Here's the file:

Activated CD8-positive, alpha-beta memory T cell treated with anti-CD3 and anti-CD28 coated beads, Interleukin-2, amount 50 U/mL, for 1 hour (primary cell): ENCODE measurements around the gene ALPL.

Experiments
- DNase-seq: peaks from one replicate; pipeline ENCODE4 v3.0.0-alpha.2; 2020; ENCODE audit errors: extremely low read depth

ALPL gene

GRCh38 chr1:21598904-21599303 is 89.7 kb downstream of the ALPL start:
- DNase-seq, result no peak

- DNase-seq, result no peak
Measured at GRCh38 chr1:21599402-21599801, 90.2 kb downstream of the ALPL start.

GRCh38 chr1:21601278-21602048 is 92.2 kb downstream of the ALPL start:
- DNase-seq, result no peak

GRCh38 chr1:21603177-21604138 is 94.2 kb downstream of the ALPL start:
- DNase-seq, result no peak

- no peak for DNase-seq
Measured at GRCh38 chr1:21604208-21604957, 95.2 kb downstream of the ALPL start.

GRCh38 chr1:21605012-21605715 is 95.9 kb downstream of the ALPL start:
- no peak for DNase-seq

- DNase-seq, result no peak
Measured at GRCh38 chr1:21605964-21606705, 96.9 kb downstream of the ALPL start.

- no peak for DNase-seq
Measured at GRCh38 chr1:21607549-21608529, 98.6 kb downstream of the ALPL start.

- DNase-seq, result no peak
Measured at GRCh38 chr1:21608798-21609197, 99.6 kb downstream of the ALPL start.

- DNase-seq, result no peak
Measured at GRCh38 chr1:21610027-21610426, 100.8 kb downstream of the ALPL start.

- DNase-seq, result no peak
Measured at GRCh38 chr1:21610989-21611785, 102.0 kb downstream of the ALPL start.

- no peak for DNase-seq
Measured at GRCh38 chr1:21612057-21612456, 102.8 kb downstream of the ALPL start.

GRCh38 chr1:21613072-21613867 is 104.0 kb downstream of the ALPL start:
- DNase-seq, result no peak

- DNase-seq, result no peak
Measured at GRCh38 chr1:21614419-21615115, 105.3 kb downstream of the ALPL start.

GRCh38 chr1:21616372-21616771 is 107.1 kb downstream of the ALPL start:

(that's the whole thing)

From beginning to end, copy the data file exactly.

Activated CD8-positive, alpha-beta memory T cell treated with anti-CD3 and anti-CD28 coated beads, Interleukin-2, amount 50 U/mL, for 1 hour (primary cell): ENCODE measurements around the gene ALPL.

Experiments
- DNase-seq: peaks from one replicate; pipeline ENCODE4 v3.0.0-alpha.2; 2020; ENCODE audit errors: extremely low read depth

ALPL gene

GRCh38 chr1:21598904-21599303 is 89.7 kb downstream of the ALPL start:
- DNase-seq, result no peak

- DNase-seq, result no peak
Measured at GRCh38 chr1:21599402-21599801, 90.2 kb downstream of the ALPL start.

GRCh38 chr1:21601278-21602048 is 92.2 kb downstream of the ALPL start:
- DNase-seq, result no peak

GRCh38 chr1:21603177-21604138 is 94.2 kb downstream of the ALPL start:
- DNase-seq, result no peak

- no peak for DNase-seq
Measured at GRCh38 chr1:21604208-21604957, 95.2 kb downstream of the ALPL start.

GRCh38 chr1:21605012-21605715 is 95.9 kb downstream of the ALPL start:
- no peak for DNase-seq

- DNase-seq, result no peak
Measured at GRCh38 chr1:21605964-21606705, 96.9 kb downstream of the ALPL start.

- no peak for DNase-seq
Measured at GRCh38 chr1:21607549-21608529, 98.6 kb downstream of the ALPL start.

- DNase-seq, result no peak
Measured at GRCh38 chr1:21608798-21609197, 99.6 kb downstream of the ALPL start.

- DNase-seq, result no peak
Measured at GRCh38 chr1:21610027-21610426, 100.8 kb downstream of the ALPL start.

- DNase-seq, result no peak
Measured at GRCh38 chr1:21610989-21611785, 102.0 kb downstream of the ALPL start.

- no peak for DNase-seq
Measured at GRCh38 chr1:21612057-21612456, 102.8 kb downstream of the ALPL start.

GRCh38 chr1:21613072-21613867 is 104.0 kb downstream of the ALPL start:
- DNase-seq, result no peak

- DNase-seq, result no peak
Measured at GRCh38 chr1:21614419-21615115, 105.3 kb downstream of the ALPL start.

GRCh38 chr1:21616372-21616771 is 107.1 kb downstream of the ALPL start: